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A Trip Report in Four Meals: Good to Go Gourmet Backpacking Food Review

Badger enjoys the Marinara Penne for breakfast in the Sand Dunes
Badger enjoys the Marinara Penne for breakfast in the Sand Dunes

With new backpacking foods popping up on the market everywhere these days, a crew of long distance hikers and I wanted to test out some new flavors and varieties before outdoor season gets into full swing.

As big time foodies who also love backpacking, we were stoked to discover a relatively new company on the market, Good to Go, which calls itself a gourmet backpacking food—and for good reason! Founded by Iron Chef winner (and longtime owner of NY Times 4 star rated restaurant Annissa in NYC), Jennifer Scism, Good to Go is a new pre-packaged backpacking dinner that first appeared at Summer OR and is quickly hitting the shelves of specialty outfitters.

Good to Go offers four flavors: Thai Curry (380 calories per 3.8 oz), Smoked Three Bean Chili (vegetarian, 340 calories per 3.5 oz), Mushroom Risotto (410 calories per, Classic Marinara with Penne (460 calories for 3.5 oz)
Good to Go offers four flavors: Thai Curry (380 calories per 3.8 oz), Smoked Three Bean Chili (vegetarian, 340 calories per 3.5 oz), Mushroom Risotto (410 calories per, Classic Marinara with Penne (460 calories for 3.5 oz)

I had the chance to try a few bites of Good to Go at Winter OR—and was blown away by the restaurant quality flavor. But how would food prepared by a top chef perform in the backcountry when faced by a crew of hungry hikers? We took Good to Go on a three day backpacking trip in Great Sand Dunes National Park and the foothills of the Sangre to Cristo Range in Colorado to test our Good to Go’s flavors—Herbed Mushroom Risotto, Classic Marinara with Penne, Thai Curry, and Smoked Three Bean Chili.

I bring you a trip report told in the story of four meals. The abridged version is that while hikers generally enjoy eating, on a cold and wet trip, Good to Go raised our spirits and made the being outdoors experience even more beautiful.

Dinner: Smoked Three Bean Chili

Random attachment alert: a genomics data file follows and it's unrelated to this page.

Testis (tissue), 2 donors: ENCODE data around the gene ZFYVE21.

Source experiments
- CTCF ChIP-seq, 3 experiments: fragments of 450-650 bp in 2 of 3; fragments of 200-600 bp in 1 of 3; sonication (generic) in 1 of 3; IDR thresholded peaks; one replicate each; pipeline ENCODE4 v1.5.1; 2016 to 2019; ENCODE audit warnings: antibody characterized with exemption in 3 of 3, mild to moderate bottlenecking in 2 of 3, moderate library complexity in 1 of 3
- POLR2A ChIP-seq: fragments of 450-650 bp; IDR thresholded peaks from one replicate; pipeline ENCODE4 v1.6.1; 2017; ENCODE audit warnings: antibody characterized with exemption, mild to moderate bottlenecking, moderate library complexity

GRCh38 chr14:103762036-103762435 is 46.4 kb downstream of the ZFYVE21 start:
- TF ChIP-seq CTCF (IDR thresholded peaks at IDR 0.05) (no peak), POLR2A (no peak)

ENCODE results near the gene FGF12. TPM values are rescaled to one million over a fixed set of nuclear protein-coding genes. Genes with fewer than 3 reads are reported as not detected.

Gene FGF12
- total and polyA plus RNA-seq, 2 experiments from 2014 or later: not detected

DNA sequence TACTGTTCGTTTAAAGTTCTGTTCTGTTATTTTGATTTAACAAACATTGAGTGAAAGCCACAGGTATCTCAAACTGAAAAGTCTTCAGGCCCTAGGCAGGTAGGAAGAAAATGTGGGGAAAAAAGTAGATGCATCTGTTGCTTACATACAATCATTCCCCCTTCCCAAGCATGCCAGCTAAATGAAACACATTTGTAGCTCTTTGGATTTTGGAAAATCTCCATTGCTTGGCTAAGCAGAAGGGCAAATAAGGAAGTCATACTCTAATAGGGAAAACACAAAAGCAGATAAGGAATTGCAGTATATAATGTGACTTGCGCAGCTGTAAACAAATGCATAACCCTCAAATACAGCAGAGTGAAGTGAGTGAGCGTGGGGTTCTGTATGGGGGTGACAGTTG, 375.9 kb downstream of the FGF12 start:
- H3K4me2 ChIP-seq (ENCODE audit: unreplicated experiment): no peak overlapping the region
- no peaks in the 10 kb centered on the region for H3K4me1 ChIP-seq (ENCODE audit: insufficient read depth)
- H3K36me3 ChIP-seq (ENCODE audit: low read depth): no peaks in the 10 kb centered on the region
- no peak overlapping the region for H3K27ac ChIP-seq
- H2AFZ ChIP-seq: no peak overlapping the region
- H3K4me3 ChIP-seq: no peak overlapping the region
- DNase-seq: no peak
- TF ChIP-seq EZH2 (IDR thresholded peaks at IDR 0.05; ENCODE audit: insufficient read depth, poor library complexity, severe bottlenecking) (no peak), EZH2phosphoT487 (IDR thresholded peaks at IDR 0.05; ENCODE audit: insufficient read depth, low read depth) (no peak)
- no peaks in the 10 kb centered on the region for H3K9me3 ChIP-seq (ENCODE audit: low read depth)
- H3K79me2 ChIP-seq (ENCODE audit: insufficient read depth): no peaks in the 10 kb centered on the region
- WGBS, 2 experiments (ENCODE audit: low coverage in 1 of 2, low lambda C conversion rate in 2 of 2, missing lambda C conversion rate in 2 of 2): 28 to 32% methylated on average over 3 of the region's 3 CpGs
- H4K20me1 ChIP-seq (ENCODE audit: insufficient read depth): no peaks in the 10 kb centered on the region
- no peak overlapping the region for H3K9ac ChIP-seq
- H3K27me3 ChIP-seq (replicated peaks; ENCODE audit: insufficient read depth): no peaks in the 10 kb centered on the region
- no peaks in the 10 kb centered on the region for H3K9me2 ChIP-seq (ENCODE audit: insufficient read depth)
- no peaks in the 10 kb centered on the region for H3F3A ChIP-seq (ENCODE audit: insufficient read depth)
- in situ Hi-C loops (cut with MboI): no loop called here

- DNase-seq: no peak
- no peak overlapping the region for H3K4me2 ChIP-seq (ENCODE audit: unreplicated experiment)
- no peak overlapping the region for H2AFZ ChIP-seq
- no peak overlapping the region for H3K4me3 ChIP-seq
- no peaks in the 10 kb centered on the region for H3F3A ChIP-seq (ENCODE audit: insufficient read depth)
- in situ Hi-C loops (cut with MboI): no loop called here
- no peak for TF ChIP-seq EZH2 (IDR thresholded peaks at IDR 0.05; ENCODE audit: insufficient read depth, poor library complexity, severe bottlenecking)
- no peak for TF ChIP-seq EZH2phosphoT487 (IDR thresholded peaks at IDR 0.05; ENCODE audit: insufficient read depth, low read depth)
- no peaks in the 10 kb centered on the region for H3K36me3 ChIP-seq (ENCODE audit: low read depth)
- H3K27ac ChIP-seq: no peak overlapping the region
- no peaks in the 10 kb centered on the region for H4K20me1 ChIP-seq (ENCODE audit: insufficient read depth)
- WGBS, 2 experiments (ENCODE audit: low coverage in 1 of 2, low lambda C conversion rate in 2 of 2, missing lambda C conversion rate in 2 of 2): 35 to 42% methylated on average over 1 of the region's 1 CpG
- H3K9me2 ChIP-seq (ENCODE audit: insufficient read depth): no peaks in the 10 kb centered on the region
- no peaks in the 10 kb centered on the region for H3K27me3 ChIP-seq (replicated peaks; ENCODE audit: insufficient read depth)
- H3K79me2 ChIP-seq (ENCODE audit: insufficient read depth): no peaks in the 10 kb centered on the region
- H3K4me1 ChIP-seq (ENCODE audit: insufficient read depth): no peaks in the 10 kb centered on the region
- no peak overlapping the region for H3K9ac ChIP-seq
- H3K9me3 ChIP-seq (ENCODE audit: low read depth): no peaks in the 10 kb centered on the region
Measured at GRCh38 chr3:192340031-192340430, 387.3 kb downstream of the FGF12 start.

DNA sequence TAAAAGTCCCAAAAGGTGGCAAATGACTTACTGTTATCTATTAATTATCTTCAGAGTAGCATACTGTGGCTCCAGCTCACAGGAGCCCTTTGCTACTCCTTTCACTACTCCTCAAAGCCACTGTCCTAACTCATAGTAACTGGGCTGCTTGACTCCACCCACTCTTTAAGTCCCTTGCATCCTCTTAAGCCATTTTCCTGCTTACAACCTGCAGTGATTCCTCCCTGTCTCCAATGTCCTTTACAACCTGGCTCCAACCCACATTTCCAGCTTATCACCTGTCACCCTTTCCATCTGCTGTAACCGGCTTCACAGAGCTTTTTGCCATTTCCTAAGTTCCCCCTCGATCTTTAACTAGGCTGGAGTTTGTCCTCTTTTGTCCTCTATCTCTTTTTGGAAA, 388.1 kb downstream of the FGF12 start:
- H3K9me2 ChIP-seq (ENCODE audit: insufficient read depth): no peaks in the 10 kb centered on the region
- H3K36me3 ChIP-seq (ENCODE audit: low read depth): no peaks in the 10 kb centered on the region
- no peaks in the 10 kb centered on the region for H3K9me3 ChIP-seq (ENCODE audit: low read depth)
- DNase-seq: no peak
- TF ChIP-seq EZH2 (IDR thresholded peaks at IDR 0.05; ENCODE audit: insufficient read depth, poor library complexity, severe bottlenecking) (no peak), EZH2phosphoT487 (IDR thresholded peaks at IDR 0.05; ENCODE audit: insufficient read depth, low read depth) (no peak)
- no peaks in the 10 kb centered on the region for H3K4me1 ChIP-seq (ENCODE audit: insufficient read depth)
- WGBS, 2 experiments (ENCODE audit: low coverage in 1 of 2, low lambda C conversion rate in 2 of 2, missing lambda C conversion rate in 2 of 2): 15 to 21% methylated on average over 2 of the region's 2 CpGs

As the chef at any American Long Distance Hiking Association West Gathering can tell you, long distances hikers have an appetite bigger than a college freshman football team. Yet, after spending the day walking as far as the eye could see climbing dunes, we still found the Good to Go portions if anything, generous. Unlike many other backpacking food companies, one container=one generous meal for one person. If you’re hiking with two, bring one for each of you.

As we watched the storm roll in, we cooked up the Smoked Three Bean Chili. The meal was light in salt, but big on flavor. We loved the smokiness of the paprika mixed with the ancho chili powder. After getting pelted by wind and sand all day and not seeing a soul around, having a warm, gourmet meal really hit the spot and added to the epic-ness of our adventure.

Breakfast: Classic Marinara with Penne

So, it was harsh night out in the Dunes. Despite our efforts to find a wind-free spot, gusts of sand spit into our sleeping faces, we got snowed on, and one of our crew got lost in the Dunes doing some night photography.

We needed a breakfast pick me up. BAD. So we cooked up the Classic Marinara with Penne. As with all the Good to Go Meals, prep is simple enough it can be done when the brain is still in a pre-coffee state. We simply boiled up so water, tossed it in the pouch, and sealed it, and waited 20 minutes—enough time to get some coffee brewing!